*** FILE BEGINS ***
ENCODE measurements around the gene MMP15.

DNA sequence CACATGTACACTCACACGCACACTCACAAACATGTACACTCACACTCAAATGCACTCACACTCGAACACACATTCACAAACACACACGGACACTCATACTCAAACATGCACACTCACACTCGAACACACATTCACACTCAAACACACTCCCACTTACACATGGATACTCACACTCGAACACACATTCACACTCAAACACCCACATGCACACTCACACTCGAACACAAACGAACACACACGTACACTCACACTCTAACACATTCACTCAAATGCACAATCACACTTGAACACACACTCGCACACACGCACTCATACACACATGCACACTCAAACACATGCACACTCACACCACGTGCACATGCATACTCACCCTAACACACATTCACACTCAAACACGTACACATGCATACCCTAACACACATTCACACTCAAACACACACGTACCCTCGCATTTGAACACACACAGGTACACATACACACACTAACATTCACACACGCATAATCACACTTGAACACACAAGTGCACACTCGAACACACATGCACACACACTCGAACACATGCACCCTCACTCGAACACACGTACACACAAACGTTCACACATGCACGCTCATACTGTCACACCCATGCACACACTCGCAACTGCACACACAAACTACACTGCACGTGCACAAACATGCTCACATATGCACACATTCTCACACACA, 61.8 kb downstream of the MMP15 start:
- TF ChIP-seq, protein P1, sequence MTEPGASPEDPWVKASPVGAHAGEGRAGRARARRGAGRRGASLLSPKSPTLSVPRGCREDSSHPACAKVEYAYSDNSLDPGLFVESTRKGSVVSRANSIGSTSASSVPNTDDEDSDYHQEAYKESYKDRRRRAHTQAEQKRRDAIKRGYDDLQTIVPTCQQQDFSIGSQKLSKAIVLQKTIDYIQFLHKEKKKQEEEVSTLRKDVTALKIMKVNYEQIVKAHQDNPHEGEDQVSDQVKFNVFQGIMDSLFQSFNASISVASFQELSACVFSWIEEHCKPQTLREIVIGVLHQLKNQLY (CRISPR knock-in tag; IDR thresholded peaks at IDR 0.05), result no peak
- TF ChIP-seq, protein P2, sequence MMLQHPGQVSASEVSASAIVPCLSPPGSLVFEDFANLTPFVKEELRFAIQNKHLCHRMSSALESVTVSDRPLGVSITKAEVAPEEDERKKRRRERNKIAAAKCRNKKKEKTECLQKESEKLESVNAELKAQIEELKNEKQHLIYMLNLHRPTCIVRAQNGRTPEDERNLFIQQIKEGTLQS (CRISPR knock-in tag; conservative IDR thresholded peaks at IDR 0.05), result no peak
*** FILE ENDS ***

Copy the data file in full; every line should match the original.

ENCODE measurements around the gene MMP15.

DNA sequence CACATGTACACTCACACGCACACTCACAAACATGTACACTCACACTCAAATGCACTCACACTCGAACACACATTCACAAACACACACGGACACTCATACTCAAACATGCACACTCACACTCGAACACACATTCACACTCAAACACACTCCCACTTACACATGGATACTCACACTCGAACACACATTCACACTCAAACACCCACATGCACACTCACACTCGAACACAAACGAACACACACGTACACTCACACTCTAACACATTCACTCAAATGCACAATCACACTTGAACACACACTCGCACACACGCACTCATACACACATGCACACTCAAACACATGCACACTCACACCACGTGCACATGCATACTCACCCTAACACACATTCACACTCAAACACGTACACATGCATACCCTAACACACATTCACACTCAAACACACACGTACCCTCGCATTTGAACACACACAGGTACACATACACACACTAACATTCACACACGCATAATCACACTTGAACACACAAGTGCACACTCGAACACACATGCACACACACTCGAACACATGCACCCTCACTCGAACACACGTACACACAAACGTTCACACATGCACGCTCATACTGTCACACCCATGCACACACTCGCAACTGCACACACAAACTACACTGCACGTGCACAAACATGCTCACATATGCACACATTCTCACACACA, 61.8 kb downstream of the MMP15 start:
- TF ChIP-seq, protein P1, sequence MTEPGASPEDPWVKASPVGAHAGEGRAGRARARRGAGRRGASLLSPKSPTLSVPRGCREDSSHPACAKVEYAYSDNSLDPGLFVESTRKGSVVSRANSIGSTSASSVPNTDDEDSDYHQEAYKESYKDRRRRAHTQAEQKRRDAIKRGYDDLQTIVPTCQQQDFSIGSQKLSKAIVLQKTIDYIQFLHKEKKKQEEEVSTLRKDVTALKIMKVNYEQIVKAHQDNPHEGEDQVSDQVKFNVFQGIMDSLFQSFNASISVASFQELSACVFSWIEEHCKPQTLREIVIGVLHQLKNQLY (CRISPR knock-in tag; IDR thresholded peaks at IDR 0.05), result no peak
- TF ChIP-seq, protein P2, sequence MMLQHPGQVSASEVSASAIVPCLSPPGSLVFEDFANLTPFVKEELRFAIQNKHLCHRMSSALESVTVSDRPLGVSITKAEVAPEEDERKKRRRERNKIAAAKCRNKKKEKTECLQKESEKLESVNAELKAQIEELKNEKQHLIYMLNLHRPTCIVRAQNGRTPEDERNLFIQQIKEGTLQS (CRISPR knock-in tag; conservative IDR thresholded peaks at IDR 0.05), result no peak